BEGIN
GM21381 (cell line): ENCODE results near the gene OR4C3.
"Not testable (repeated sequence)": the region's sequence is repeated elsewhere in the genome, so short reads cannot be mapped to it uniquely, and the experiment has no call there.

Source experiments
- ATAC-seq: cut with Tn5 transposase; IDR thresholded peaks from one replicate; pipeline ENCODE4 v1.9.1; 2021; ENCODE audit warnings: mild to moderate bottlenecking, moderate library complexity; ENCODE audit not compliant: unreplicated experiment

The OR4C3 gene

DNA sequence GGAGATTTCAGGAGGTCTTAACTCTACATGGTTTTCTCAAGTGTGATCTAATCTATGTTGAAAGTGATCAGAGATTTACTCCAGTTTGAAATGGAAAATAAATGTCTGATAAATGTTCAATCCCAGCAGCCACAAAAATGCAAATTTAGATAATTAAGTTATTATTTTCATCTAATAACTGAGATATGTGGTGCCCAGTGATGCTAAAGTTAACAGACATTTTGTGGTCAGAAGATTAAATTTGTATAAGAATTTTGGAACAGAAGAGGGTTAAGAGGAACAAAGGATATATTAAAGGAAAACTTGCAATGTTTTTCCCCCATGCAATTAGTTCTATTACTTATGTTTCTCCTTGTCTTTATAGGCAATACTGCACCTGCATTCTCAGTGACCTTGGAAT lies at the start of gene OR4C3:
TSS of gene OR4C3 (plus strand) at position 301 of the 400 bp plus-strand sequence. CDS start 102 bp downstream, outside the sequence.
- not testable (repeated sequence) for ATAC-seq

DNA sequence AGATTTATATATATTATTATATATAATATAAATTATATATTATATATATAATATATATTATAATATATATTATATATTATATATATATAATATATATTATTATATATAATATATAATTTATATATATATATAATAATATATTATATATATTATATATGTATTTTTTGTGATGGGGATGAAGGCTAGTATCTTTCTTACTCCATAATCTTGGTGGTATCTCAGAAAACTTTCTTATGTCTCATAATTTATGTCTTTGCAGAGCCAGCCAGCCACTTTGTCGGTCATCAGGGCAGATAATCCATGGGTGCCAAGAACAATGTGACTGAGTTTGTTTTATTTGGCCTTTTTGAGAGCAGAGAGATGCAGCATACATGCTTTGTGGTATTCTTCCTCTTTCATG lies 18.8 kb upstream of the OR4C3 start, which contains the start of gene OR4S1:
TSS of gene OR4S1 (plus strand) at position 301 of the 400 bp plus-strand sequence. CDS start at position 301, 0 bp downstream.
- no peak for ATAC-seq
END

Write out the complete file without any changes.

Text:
GM21381 (cell line): ENCODE results near the gene OR4C3.
"Not testable (repeated sequence)": the region's sequence is repeated elsewhere in the genome, so short reads cannot be mapped to it uniquely, and the experiment has no call there.

Source experiments
- ATAC-seq: cut with Tn5 transposase; IDR thresholded peaks from one replicate; pipeline ENCODE4 v1.9.1; 2021; ENCODE audit warnings: mild to moderate bottlenecking, moderate library complexity; ENCODE audit not compliant: unreplicated experiment

The OR4C3 gene

DNA sequence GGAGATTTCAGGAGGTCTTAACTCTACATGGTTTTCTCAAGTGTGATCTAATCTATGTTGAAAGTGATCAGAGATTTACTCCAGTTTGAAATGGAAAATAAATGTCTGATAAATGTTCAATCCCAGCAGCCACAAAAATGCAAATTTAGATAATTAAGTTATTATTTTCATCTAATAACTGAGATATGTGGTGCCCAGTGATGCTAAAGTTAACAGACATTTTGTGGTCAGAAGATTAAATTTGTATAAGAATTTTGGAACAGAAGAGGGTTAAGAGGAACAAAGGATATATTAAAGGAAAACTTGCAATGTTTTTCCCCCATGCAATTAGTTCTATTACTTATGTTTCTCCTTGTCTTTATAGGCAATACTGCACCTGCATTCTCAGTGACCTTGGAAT lies at the start of gene OR4C3:
TSS of gene OR4C3 (plus strand) at position 301 of the 400 bp plus-strand sequence. CDS start 102 bp downstream, outside the sequence.
- not testable (repeated sequence) for ATAC-seq

DNA sequence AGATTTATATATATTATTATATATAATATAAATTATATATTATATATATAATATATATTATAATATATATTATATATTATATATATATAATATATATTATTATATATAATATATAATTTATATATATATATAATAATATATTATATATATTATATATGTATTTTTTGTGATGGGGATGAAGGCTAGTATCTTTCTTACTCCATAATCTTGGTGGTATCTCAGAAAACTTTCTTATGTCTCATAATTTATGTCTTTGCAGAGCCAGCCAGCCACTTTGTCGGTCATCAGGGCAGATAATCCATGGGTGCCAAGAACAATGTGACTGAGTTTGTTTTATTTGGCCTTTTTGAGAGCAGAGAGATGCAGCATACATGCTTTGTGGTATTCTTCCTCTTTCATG lies 18.8 kb upstream of the OR4C3 start, which contains the start of gene OR4S1:
TSS of gene OR4S1 (plus strand) at position 301 of the 400 bp plus-strand sequence. CDS start at position 301, 0 bp downstream.
- no peak for ATAC-seq